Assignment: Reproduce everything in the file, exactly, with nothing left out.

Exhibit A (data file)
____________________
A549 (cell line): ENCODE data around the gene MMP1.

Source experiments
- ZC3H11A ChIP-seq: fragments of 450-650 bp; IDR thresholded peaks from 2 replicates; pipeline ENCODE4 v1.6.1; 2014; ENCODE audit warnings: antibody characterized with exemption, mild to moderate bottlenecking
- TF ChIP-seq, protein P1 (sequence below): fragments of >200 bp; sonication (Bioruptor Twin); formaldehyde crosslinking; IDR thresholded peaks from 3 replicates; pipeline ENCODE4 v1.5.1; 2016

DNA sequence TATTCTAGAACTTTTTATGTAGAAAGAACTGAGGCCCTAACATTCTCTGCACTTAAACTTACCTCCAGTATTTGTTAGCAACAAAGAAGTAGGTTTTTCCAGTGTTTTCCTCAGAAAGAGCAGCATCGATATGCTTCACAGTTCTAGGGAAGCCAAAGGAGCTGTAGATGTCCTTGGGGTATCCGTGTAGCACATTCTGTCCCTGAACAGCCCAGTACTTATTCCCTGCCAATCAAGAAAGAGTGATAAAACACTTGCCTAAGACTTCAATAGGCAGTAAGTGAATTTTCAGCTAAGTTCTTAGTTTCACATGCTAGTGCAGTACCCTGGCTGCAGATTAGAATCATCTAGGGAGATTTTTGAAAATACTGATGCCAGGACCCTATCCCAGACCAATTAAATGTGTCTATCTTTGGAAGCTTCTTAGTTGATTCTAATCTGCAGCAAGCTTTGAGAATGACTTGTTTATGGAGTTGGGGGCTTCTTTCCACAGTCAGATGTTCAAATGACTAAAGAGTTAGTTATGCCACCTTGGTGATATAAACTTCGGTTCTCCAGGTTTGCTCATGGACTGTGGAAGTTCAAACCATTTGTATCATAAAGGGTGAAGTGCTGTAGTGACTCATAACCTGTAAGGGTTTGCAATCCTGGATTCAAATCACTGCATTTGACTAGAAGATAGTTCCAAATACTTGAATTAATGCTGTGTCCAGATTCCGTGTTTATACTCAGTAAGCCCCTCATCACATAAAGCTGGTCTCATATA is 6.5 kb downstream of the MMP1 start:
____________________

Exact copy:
A549 (cell line): ENCODE data around the gene MMP1.

Source experiments
- ZC3H11A ChIP-seq: fragments of 450-650 bp; IDR thresholded peaks from 2 replicates; pipeline ENCODE4 v1.6.1; 2014; ENCODE audit warnings: antibody characterized with exemption, mild to moderate bottlenecking
- TF ChIP-seq, protein P1 (sequence below): fragments of >200 bp; sonication (Bioruptor Twin); formaldehyde crosslinking; IDR thresholded peaks from 3 replicates; pipeline ENCODE4 v1.5.1; 2016

DNA sequence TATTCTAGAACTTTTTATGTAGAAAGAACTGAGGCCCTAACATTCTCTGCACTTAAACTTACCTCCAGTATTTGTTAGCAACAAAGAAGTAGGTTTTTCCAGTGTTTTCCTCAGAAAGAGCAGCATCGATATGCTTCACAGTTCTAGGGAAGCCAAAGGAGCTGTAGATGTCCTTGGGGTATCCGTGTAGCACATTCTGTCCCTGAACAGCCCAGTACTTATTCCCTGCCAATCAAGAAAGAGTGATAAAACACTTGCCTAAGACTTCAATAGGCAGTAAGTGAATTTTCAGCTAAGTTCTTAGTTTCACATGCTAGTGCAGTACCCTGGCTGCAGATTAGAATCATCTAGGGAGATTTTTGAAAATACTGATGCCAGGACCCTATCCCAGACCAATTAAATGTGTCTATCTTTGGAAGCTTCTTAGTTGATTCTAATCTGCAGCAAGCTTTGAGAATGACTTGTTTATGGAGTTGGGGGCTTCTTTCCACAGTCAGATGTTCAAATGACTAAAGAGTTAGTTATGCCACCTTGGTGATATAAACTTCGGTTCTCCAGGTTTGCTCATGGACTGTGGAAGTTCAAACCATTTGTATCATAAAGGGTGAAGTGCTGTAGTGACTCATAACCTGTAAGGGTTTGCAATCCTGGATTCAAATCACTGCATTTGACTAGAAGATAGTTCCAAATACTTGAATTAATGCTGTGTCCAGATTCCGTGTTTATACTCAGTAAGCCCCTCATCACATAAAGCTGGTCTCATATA is 6.5 kb downstream of the MMP1 start: